How Affordable is Connecticut’s Flagship University?
To some extent, the perception of college affordability is in the eye of the beholder. But a new draft legislative report compared the cost of attending the University of Connecticut to other states’ flagship universities and found that the rising price at UConn is less severe because of the state’s higher-than-average median income. But the price definitely has gone up.
The draft report presented to the Program Review and Investigations Committee Thursday concluded that when stacked against 50 other flagship universities, UConn tends to compare favorably because of the higher median income in the state.
“UConn’s affordability is relatively favorable because its prices are viewed in the context of the state’s high income levels,” the report concluded.
On a scale of one to 50, with one being the highest share of income and 50 being the lowest, it found that UConn ranks 30th regarding tuition and fees; 34th regarding comprehensive costs; 43rd regarding total price for a student living on-campus; and 39th regarding average net price for a student receiving a grant or scholarship.
Sen. John Kissel, R-Enfield, who co-chairs the committee, wanted to know if the staff could exclude income data from Fairfield county and see if that makes a difference in the affordability scale.
“Without sounding like I’m stereotyping a certain area of our state, in so many ways Fairfield County skews the numbers,” Kissel said.
He said he knows that constituents in his part of the state are still struggling and making sacrifices. He also asked the staff to dig deeper into the issue of why a college education costs so much more than the rate of inflation. He said he understands that it’s not only the University of Connecticut, but all the institutes of higher education in the nation that have seen an increase in rates.
The report found that there are many reasons cited in literature for the increase in tuition costs. Some cost increase are related to competition where colleges compete with each other to increase their ratings in publicized guides, and other costs are related to an increase in administrators or other financial pressures. Researchers said the exact causes of the price increase at UConn will be included in a final draft of the report.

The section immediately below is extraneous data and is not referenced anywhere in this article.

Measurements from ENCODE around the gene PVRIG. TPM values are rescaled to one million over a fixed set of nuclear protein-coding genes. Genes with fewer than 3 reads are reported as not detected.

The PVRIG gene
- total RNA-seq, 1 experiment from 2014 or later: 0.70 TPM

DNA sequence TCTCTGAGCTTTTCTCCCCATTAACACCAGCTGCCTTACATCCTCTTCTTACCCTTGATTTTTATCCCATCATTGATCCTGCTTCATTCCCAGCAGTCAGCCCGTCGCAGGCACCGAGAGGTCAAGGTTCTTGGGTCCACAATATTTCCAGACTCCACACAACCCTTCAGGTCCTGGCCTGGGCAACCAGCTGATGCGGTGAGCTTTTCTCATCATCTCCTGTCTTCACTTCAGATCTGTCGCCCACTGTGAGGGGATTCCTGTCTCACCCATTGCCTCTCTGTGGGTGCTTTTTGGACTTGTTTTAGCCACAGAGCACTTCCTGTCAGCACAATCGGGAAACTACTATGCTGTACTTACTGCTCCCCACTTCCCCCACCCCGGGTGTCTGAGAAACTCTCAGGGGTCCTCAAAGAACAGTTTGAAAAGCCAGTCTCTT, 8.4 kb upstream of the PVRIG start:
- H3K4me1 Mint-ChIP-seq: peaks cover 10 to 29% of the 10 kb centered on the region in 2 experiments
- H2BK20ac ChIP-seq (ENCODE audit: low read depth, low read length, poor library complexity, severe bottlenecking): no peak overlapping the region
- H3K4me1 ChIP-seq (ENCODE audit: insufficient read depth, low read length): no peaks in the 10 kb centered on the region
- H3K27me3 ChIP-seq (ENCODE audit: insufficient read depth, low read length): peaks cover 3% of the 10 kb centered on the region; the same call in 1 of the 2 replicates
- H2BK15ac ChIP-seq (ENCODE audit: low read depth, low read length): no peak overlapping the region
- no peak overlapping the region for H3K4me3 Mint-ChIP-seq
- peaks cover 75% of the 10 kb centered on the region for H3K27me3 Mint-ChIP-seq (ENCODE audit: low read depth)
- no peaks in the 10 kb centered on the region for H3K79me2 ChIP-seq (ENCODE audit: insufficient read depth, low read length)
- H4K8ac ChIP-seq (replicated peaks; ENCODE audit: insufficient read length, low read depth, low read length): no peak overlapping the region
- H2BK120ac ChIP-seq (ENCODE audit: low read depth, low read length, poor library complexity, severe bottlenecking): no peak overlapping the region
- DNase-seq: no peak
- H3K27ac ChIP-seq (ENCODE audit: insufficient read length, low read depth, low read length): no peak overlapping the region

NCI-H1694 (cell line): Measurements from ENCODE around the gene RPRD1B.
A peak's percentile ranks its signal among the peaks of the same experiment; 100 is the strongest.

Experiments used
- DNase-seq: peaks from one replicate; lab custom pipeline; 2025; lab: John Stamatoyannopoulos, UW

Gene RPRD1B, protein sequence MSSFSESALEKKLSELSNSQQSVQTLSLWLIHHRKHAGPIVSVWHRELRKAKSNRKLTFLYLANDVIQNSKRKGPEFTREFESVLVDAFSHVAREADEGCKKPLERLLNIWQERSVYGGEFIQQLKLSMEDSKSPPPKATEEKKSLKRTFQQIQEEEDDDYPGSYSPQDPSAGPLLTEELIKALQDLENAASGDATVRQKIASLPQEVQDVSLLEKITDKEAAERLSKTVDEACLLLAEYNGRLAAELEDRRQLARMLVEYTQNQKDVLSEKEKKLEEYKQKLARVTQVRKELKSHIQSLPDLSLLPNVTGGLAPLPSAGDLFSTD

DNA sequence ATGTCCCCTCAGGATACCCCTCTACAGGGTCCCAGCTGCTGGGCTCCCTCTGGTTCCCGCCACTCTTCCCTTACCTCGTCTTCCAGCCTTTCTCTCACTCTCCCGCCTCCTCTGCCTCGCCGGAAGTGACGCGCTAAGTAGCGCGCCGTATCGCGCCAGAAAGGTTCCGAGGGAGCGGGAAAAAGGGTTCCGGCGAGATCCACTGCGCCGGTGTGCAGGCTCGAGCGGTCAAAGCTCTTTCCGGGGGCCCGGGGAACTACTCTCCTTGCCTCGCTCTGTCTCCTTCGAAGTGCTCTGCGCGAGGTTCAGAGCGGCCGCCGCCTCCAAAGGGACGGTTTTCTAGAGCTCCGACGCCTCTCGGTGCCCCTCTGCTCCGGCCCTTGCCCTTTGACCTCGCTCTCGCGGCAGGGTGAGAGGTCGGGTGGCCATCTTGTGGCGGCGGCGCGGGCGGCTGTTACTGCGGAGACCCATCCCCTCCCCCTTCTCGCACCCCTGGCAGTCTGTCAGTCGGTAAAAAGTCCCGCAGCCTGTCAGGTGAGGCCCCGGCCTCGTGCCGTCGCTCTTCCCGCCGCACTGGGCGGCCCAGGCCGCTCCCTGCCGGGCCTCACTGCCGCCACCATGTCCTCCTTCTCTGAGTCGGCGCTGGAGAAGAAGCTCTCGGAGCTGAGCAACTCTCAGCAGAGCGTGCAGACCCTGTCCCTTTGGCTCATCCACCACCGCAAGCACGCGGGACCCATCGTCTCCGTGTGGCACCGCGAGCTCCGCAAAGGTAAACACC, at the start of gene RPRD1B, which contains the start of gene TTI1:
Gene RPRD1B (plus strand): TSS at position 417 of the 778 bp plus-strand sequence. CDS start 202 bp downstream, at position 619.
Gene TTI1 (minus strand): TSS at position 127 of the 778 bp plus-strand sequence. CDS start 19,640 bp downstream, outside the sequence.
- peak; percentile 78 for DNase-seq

“This has a ripple effect on our entire society,” Kissel said after telling the story about a young couple graduating from private colleges with $250,000 in student loan debt.
He said his constituents are telling him that UConn, a public land grant university, used to be financially attainable, but that’s not the case today.
“Despite its relative affordability to in-state students, UConn reasonably might not be perceived as affordable to some families, especially those unaware or uncertain of financial aid,” the report found. “For example, UConn’s comprehensive cost would have required 33 percent of the pre-tax median household income in 2011-12. In the same year, tuition and fees alone would have consumed 77 percent of the income for the mean household in the state’s lowest income quintile.”
However, a group of six University of Connecticut students who attended the hearing with UConn President Susan Herbst later testified that the university is affordable. All but one of the students was attending the university on scholarships or grants that covered most or all of their tuition.
Kevin Alvarez, a sophomore from Colchester, testified Thursday before the committee that neither his sister nor his brother graduated from UConn with a penny of debt to their names. However, according to the report, they would be the exception rather than the norm.
The report found that UConn had a higher percentage of graduates with debt than the flagship median.
“The percent of UConn graduates with debt has grown from 58 percent to 63 percent over the last 11 years, while the median flagship university percentage has declined since 2001 and remained approximately the same since 2003 — at about 50 percent,” the report found.
The average amount of debt for a UConn graduate is around $23,822, according to the report. The default rate on the UConn loans was about 2.3 percent, which is just under the flagship median.
Herbst and her team touted the increase in financial aid from $17 million in 1996 to $85 million today. A UConn spokeswoman said about 80 percent of the students who attend the university receive some form of financial aid.
During her testimony before the committee, Herbst said the state’s support for the university has dropped about $41.6 million since 2008. That doesn’t take into account the amount of borrowing the state is doing on behalf of the university in order to help it expand. This year, the state legislature approved $1.5 billion in bonding for the university.
Sen. Toni Boucher, the ranking Republican onthe legislature’s Higher Education Committee, testified that the cost of attending UConn for an in-state student living on campus exceeds $23,000, not counting $116 in new fees.
“This year alone, the cost of a college degree at UConn has gone up by almost 11 percent,” Boucher said, adding that the tuition increase in 2011 and the 5.1 percent mandatory fee increase last February have driven up education costs.
Her solution would be giving the university the ability to negotiate salaries and benefits with their employees, rather than leaving that authority with the governor and a union coalition.
A final report is expected to be completed by the start of the next legislative session in February.